It’s been a few days, and plenty are still consuming all the commentary about where both the new champion San Antonio Spurs and the somewhat reeling Miami Heat stand after a five-game NBA Finals. It continues for many reasons that range from our need to predict an unknown future to likely a greater need to attempt to fill the void until either free agency or the next season begins.
The most notable string of commentary has been this celebration of selflessness and teamwork displayed by the champion Spurs. The effusive praise from noted beat writers, jaded columnists and fans alike is well-earned. After all, the greatest compliment for the winning team is that it becomes the ideal template for the league going into next year. Some observers have been quick to say that we’re in a society that rewards individualism and self-promotion, therefore what San Antonio has accomplished should be lauded. It would be all well and good if a good chunk of these props didn’t come at the expense of, or rather the joy of, demeaning LeBron James and the Heat once again.
If you knew nothing about basketball before this past Sunday night, you’d swear that the Spurs were the first team to have ever won the championship in the near seven decades the NBA has existed.
It’s great to note that their “Big 3″ of Tim Duncan, Tony Parker and Manu Ginobili took less money compared to what they would have received in the open market over the years. Yet, there have also been plenty of accounts that beat the drum of selflessness vs. selfishness, and the two words have become predictable labels and indictments of varied teams around the NBA.
Let’s put down the caveats of what makes a championship team for once and break the “narrative.” All credit is rightfully due for San Antonio because beyond the “play as a team” rhetoric people casually espouse, the Spurs also happen to have very talented individual players. The way “the system” is discussed makes it seem as if these are nothing but “plug and play,” fourth-rate players. And while the system of selflessness helped give life to once-discarded players like Danny Green and Patty Mills, it also works beautifully when there are actual skilled players such as Kawhi Leonard, Marco Belinelli, Tiago Splitter and a motivated Boris Diaw.
Indulge this Scribe for a moment, and let’s just say the Spurs beat the Indiana Pacers — a secondary target of our vitriol during this season — instead of the Heat. Do you honestly believe that there would be as much conversation about San Antonio’s “selflessness” when the Pacers received some measures of the same praise in the last three seasons?
Absolutely not, and you know it.
The Spurs have always been a capital-T “TEAM” in the Duncan era and certainly have been one since the battle of “TEAM vs. TEAM” in 2005 between them and the Detroit Pistons that a ton of us didn’t even watch. They were every bit of a team in losing last year’s NBA Finals, two Western Conference Finals, the 2010 Western Semis and two first-round series after their 2007 title win over the LeBron-led Cleveland Cavaliers. They were a team two years ago when Duncan looked older and people wondered aloud if he would retire. They were a team last year when Ginobili looked like he should be tethered to the bench and young guns like Leonard and Green struggled away from the AT&T Center. And if they defeated another carefully labeled “TEAM” like Indiana or Chicago (especially after the season the Bulls had) instead of Miami this past Sunday, it would be a safe bet that we wouldn’t see the “TEAM” aspect being thrown around with the Spurs as we are right now.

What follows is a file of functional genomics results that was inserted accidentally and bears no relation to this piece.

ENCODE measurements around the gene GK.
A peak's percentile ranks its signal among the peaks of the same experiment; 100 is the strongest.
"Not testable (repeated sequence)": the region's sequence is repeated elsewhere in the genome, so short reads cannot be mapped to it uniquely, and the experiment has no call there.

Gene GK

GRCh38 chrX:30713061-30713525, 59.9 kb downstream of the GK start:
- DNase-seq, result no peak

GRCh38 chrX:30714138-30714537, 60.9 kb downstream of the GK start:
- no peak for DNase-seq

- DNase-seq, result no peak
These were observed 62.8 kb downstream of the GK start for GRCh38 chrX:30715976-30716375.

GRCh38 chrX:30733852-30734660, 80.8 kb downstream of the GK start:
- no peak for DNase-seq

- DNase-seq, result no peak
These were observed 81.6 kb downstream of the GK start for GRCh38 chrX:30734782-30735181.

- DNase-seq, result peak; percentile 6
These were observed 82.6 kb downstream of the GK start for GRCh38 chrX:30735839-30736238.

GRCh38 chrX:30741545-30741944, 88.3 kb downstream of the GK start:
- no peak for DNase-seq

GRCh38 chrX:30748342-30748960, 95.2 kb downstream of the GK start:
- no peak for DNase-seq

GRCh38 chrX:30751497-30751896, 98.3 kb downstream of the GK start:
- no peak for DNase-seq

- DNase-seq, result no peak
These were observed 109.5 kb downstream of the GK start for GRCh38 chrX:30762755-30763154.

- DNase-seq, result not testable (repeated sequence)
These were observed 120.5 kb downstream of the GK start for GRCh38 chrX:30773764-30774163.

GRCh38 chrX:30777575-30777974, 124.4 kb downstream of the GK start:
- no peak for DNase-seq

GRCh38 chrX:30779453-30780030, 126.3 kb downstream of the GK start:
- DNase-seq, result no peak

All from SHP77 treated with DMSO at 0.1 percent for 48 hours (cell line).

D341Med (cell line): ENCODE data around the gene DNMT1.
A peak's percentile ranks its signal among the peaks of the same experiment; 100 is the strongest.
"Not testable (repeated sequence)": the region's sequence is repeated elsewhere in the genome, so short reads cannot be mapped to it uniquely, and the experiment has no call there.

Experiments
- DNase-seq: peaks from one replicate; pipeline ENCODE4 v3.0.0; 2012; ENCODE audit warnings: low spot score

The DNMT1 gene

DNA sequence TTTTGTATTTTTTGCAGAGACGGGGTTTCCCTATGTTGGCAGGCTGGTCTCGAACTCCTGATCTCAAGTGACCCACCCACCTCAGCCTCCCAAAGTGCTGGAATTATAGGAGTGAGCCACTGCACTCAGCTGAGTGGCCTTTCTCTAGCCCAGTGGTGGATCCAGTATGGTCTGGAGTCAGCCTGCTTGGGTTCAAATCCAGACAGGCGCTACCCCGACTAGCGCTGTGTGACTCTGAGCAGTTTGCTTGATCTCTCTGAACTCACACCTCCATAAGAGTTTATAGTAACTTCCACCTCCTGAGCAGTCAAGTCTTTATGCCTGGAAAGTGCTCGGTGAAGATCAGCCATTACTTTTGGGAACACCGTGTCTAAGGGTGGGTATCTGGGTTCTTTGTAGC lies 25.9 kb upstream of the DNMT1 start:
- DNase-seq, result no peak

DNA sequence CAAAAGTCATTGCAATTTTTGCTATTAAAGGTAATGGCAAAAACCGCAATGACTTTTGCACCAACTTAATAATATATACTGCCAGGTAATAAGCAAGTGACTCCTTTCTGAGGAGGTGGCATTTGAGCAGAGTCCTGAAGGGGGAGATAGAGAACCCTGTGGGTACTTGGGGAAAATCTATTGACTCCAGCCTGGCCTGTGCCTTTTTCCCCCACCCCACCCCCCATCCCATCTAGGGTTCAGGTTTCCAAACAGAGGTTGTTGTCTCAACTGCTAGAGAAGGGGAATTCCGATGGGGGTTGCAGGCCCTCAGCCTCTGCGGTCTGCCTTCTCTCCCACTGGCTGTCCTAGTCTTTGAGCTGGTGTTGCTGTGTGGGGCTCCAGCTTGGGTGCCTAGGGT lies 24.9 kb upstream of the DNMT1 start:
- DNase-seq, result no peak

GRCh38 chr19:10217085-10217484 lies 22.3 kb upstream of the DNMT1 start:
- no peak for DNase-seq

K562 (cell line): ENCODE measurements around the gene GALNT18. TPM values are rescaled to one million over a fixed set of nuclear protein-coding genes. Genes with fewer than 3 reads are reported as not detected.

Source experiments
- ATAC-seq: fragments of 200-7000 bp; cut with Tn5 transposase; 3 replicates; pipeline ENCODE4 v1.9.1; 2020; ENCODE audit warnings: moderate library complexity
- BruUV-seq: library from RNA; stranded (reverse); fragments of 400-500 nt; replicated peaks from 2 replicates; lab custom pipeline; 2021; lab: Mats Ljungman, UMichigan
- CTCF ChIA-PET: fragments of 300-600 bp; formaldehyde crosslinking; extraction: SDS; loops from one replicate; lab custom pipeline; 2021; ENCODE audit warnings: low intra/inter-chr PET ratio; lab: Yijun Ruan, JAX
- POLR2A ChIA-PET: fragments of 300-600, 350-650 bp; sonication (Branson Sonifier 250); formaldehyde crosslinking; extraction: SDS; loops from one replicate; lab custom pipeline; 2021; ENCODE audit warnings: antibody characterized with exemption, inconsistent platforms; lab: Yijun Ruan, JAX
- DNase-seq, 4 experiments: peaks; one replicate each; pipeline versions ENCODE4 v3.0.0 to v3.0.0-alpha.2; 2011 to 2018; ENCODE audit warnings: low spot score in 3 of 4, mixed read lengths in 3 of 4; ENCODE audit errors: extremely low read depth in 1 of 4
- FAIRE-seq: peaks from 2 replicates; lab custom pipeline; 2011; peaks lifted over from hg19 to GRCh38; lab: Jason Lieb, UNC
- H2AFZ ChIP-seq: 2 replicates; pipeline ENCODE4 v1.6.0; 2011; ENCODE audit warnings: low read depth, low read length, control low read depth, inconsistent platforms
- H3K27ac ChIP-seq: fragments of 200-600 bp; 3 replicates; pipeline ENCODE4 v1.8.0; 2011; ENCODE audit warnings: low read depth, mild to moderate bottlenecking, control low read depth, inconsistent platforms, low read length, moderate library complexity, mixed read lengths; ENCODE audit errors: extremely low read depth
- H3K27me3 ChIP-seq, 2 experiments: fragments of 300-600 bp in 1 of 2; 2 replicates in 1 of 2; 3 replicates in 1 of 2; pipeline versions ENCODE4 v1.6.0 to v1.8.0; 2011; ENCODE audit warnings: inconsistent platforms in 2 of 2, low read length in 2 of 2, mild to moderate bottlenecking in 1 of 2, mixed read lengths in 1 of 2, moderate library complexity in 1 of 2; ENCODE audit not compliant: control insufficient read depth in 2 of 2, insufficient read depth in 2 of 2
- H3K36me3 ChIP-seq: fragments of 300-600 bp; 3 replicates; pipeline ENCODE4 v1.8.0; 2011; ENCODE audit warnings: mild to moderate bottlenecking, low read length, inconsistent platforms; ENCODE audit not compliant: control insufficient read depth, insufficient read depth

But they are a “TEAM” because they dethroned a loose collection of “individuals” who happened to call themselves champions, right? Herein lies the rub about that; Miami was every bit a collective unit this year as last. They just weren’t as good.
As said toward the end of last week’s edition of “Live from the Cheap Seats” with Matt Whitener, the mainstream sports media deserves a large part of the blame for the Spurs’ standing in our psyches. Though there was absolute truth in the lack of an aesthetically pleasing style in the early years of the dynasty — you know, when the league itself was not aesthetically pleasing unless your team was any good — that changed dramatically over the years. Somehow, because of where they play, the Spurs are still perceived a certain way by people who parrot the same out-of-context spiel about market sizes and TV ratings.
All of this leads to a secondary and connected theme that has sprung up in light of how both San Antonio and Miami are discussed. While both fan bases are understandably immersed in the perceptions of their teams, cynical outsiders have said at least one of the following statements right since Game 5 ended:
“The Spurs can’t have their moment.” “They’re going to be overshadowed.” “It’s going to be more about the team that lost rather than the team that won.”
Not if you continue to say such things. Not if you keep asking when they will be appreciated despite the flood of once-delayed reverence we’ve given in the last two seasons. Not if you opine for the best pro sports outfit in the last 15 years to get the same level of mainstream media attention that it has given your favorite broken franchises for the wrong reasons.
Not if you keep retweeting anything or anyone related to terrible debate shows or the horrible curmudgeon columnist of your likely dying local newspaper.
And anyone who lets the ill-informed or outright ignorant continue to hijack the spotlight to instead shine it on Miami’s flaws through no-context memes, YouTube clips edited for agenda and lazy sports clichés is just as implicit in the champs “being overshadowed.” Although by the looks of things, it seems as if the San Antonio Spurs are having quite the moment in the sun these days.